First check for equal standard deviations
Ho: σ1=σ2
Ho: σ1≠σ2
TS = .382/.282 =.14/.07=1.84
CV F.05,499,399=1.35
CV
FTR
REJ
1.35 1.84
So the standard deviations are significantly different so we will use the unpooled variance
test statistic.
Ho: μwith-μwithout < 0 (without pickles costs more)
Ho: μwith-μwithout > 0 (Without pickles costs less what we are trying to prove)
TS = (.59-57)/ √(.282/400 +.382/500)
TS = .02/.02
=1
CV = Z.05 =1.64
Without more
Without less
0
1
1.64
We cannot be 95 percent (or 90 percent) sure that sandwiches without pickles will cost
less to produce.
6. In a separate matter regarding sesame seed buns, a new baker claims that he can provide
an equivalent bun with more seeds for the same price. He has sent a sample of 61 buns for
McDonald's to test. In the new baker's sample each bun has an average of 140 sesame
seeds (with a standard deviation of 30 seeds). Forty-one buns from the current baker
averaged only 130 seeds (with a standard deviation of 20 seeds). Assuming that the
number of seeds is the deciding factor in the decision, should McDonalds switch buns?
Two averages (independent samples)
First check for equal standard deviations
Ho: σ1=σ2
Ho: σ1≠σ2
TS = 302/202 =2.25
CV F.05,60,40=1.64
CV
FTR
REJ
1.64 2.25
So the standard deviations are significantly different so we will use the unpooled variance
test statistic.
Ho: μnew-μold < 0 (original supplier is better)
Ho: μnew-μold > 0 (new supplier is better)
TS = (140-130)/ √(302/61 +202/41)
TS = 10/4.95
=1
CV = Z.05 =1.64
old better
new better
0
1.64
2.01
We can be 95 percent sure that the new supplier provides more seeds.
7. A study is undertaken with the following results: Each patient rates their pain on a scale
of one to ten both before and after hypnosis. If there is significant evidence of the benefits
of hypnosis, more research will be undertaken. If not, the program will be dropped.
Patient A
B
C
D
E
F
G
H
Before 6.6
6.5
9.0
10.3
11.3
8.1
6.3
11.6
After
2.4
7.4
8.5
8.1
6.1
3.4
2.0
6.8
Should research continue? Explain why or why not.
Dependent samples
Before
After
6.6
6.5
9
10.3
11.3
8.1
6.3
11.6
B-A
6.8
2.4
7.4
8.5
8.1
6.1
3.4
2
mean
std dev
std err
-0.2
4.1
1.6
1.8
3.2
2
2.9
9.6
3.125
2.911431
1.029346
Ho: μd < 0 (assume that before is Less than after so the Hyp does not work)
Ho: μd > 0 (if positive after is less pain. This is what we’d like to prove)
TS = 3.125/1.029 = 3.03
CV = t.10,7= 1.415
After more
Before more Hypnosis works
0
1.415 3.03
We can be 90 percent sure that there is less pain after hypnosis.
8. Pennsylvania is considering increasing public school funding to keep pace with private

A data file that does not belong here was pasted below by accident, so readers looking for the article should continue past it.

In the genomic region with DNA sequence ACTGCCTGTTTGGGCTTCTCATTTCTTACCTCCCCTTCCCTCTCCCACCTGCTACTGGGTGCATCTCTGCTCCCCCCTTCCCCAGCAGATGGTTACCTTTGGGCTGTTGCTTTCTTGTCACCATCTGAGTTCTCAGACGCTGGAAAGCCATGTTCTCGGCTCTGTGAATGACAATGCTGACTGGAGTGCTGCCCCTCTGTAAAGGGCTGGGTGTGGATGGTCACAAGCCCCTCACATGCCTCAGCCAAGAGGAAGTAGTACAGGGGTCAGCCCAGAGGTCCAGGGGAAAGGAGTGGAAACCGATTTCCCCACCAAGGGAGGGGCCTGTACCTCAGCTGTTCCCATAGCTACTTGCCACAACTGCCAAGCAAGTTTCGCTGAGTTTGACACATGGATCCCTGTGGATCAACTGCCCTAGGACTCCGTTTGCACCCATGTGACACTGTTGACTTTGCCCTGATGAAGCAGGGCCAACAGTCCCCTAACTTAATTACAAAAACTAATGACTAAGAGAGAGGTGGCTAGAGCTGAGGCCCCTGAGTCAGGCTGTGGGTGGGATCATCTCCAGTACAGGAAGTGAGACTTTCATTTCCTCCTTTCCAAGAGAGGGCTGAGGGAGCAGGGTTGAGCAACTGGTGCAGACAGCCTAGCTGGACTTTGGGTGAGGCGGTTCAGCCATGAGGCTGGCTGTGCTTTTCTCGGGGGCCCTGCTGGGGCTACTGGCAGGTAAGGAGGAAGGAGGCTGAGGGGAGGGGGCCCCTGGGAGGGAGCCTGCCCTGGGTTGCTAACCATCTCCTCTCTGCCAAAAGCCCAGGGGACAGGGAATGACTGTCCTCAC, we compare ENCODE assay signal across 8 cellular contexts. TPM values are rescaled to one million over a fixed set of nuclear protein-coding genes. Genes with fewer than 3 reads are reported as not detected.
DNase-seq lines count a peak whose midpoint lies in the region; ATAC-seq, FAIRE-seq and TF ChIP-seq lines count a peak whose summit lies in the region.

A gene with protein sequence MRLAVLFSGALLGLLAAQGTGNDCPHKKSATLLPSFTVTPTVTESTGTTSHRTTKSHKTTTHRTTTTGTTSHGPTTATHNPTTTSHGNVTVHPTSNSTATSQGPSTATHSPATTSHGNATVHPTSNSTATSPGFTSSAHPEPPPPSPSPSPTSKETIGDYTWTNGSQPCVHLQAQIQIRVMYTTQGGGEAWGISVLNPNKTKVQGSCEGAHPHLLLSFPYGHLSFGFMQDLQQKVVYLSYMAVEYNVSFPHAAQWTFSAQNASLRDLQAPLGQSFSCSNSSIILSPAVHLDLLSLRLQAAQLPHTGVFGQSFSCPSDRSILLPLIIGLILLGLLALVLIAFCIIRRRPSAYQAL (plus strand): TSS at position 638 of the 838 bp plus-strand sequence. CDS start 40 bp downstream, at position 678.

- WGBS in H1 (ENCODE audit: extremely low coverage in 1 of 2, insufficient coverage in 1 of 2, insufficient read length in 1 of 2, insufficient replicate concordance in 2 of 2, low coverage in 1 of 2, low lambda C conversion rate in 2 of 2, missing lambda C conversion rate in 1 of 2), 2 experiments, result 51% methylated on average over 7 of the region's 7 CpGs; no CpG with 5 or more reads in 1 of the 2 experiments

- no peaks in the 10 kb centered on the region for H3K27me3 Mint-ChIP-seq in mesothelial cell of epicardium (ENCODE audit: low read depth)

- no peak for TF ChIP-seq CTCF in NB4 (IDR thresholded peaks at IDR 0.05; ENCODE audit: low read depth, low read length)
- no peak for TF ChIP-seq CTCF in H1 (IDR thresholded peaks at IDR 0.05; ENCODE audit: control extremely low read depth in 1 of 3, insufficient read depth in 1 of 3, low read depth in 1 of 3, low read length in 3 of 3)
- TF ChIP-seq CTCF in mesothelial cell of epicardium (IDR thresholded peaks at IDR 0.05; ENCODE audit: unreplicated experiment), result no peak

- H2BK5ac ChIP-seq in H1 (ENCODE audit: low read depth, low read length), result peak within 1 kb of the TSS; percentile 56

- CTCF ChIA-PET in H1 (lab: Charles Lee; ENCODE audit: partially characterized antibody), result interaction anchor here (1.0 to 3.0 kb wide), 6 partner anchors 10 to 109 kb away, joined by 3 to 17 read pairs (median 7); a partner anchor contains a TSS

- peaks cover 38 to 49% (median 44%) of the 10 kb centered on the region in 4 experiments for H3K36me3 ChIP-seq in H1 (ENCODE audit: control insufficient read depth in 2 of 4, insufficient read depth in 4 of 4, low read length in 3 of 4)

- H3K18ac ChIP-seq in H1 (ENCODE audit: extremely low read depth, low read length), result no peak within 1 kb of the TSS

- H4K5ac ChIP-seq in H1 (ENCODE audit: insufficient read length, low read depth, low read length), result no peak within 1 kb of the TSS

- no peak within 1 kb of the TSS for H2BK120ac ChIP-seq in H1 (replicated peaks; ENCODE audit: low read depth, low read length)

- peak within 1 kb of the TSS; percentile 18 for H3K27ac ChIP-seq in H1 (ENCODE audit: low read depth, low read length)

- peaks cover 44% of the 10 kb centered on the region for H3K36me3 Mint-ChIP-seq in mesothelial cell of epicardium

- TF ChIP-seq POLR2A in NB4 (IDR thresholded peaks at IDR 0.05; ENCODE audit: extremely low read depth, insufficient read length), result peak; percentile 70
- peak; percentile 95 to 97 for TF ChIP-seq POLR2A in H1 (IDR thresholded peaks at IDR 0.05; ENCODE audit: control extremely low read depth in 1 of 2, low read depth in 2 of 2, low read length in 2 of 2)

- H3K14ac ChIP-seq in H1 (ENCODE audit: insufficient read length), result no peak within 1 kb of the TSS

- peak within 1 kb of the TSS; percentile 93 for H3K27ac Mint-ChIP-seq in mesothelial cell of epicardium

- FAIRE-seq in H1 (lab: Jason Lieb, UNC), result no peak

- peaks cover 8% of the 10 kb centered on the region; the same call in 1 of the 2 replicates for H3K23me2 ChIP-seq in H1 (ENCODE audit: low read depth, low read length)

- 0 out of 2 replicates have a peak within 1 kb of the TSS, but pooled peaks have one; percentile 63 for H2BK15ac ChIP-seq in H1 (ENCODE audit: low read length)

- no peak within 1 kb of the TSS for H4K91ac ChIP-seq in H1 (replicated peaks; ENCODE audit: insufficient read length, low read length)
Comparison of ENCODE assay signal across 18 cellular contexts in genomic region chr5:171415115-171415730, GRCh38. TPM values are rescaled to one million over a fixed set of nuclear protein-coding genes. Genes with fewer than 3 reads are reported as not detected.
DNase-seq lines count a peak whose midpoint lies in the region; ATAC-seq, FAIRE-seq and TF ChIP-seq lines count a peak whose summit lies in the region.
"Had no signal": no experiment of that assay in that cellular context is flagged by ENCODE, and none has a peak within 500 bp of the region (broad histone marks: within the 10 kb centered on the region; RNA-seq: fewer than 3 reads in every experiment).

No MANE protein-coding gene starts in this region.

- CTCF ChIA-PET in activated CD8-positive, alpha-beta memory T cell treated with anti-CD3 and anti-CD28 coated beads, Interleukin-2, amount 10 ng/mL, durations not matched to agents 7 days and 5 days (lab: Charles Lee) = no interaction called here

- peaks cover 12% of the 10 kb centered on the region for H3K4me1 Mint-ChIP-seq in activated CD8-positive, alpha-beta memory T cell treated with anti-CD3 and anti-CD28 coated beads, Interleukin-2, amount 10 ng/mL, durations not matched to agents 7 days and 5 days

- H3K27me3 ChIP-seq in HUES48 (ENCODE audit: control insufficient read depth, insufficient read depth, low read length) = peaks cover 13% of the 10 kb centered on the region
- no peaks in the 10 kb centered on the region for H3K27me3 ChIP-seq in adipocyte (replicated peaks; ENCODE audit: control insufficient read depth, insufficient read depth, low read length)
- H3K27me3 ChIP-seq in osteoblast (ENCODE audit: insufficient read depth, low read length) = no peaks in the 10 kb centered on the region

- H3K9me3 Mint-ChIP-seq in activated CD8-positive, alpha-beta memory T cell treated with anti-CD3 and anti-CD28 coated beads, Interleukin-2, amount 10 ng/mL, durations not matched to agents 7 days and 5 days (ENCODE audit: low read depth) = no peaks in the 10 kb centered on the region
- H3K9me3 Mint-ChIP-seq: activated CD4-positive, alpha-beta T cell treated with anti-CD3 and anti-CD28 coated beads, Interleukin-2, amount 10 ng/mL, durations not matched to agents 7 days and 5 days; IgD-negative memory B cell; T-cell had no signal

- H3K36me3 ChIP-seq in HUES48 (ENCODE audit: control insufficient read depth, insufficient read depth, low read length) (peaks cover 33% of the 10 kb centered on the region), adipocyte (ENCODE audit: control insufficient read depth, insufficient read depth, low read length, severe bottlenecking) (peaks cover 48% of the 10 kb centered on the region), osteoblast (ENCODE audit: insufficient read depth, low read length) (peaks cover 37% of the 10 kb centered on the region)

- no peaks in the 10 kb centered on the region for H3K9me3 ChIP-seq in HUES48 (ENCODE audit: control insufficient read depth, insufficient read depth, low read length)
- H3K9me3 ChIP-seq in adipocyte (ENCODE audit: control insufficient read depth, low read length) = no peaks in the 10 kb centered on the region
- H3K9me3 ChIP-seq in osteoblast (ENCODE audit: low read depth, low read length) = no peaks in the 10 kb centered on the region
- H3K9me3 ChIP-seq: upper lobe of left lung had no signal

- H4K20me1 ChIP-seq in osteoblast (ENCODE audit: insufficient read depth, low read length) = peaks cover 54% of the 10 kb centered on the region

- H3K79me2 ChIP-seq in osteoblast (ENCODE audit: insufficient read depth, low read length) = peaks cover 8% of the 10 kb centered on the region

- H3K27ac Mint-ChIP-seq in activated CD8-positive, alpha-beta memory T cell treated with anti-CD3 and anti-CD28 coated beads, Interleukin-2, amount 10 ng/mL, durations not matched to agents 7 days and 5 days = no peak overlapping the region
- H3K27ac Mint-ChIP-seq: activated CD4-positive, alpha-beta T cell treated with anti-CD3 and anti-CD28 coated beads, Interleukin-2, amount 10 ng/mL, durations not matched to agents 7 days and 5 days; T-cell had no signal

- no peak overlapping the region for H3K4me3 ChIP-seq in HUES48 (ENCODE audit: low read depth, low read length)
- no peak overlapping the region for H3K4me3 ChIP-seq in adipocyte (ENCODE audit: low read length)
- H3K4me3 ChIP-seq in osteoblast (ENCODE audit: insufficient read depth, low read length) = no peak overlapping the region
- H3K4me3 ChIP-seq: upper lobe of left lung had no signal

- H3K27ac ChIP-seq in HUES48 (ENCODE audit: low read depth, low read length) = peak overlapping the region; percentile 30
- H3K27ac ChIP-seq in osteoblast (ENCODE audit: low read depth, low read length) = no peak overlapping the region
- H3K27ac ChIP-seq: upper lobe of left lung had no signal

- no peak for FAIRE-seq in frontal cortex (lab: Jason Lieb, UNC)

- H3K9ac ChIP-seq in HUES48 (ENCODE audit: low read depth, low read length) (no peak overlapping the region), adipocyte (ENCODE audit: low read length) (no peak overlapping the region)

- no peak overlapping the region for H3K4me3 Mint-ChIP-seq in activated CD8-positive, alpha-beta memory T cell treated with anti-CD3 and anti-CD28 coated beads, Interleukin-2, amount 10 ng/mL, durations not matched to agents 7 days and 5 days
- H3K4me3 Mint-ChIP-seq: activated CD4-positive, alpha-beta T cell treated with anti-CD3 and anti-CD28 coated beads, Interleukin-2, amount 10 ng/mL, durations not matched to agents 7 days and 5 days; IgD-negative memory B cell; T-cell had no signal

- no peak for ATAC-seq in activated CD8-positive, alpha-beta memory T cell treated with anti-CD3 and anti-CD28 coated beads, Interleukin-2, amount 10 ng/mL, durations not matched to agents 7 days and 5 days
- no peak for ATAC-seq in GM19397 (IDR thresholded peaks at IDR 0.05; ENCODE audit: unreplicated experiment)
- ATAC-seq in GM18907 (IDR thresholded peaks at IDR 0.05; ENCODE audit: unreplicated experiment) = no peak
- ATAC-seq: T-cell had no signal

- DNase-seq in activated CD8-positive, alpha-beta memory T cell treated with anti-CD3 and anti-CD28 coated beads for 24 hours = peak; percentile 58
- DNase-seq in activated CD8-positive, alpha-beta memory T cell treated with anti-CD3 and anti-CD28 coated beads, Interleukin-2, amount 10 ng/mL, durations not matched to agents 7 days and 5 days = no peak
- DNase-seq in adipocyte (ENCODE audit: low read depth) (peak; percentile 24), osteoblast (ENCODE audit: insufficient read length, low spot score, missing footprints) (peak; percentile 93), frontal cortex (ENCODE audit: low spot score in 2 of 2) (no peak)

schools. This would mean committing millions of additional dollars to the system. This
should only happen if performance on SAT scores is significantly lower in public schools.
In a random sample of one hundred public school students, the average SAT score was
950 with a standard deviation of 200 points. In a random sample of sixty-four private
school students the average was 1000 with a standard deviation of 50 points. Should the
state increase funding to public schools?
Two averages (independent samples)
First check for equal standard deviations
Ho: σ1=σ2
Ho: σ1≠σ2
TS = 2002/502 =16
CV F.05,99,63=1.47
CV
FTR
REJ
1.47
16
So the standard deviations are significantly different so we will use the unpooled variance
test statistic.
Ho: μpvt-μpub < 0 (public school better)
Ho: μpvt-μpub > 0 (public schools worse)
TS = (1000-950)/ √(2002/100 +502/64)
TS = 50/20.95= 2.39
CV = Z.05 =1.64
Public better
public worse
0
1.64
2.38
We can be 95 percent sure that the public schools are worse than private schools.
9. There is a house in New Orleans (it’s called the Rising Sun). Supposedly the gambling
games there pay off better than the casinos in Las Vegas. Vegas claims that their casinos
pay off more than anywhere else on the planet. In Vegas, a sample of 49 gamblers lost an
average of $50 each night with a standard deviation of $50. In a sample of 36 Rising Sun
Gamblers, the average loss was $30 with a standard deviation of $25. Does either place
deserve its reputation? Explain your answer.
Two averages (independent samples)
First check for equal standard deviations
Ho: σ1=σ2
Ho: σ1≠σ2
TS = 502/252 =4
CV F.05,48,35=1.69
CV
FTR
REJ
1.69
4
So the standard deviations are significantly different so we will use the unpooled variance
test statistic.
Ho: μveg-μno = 0 ( both places are the same)
Ho: μveg-μno ≠ 0 (If positive, Vegas gamblers lose more. If negative, N.O. gamblers lose
more)
TS = (50-30)/ √(502/49 +252/36)
TS = 20/8.26 = 2.41
CV = Z.05 =1.64
N.O. worse
same
vegas worse
-1.64
0
1.64
2.41
We can be 95 percent sure that Vegas gamblers lose more so NO deserves its reputation
for paying off better.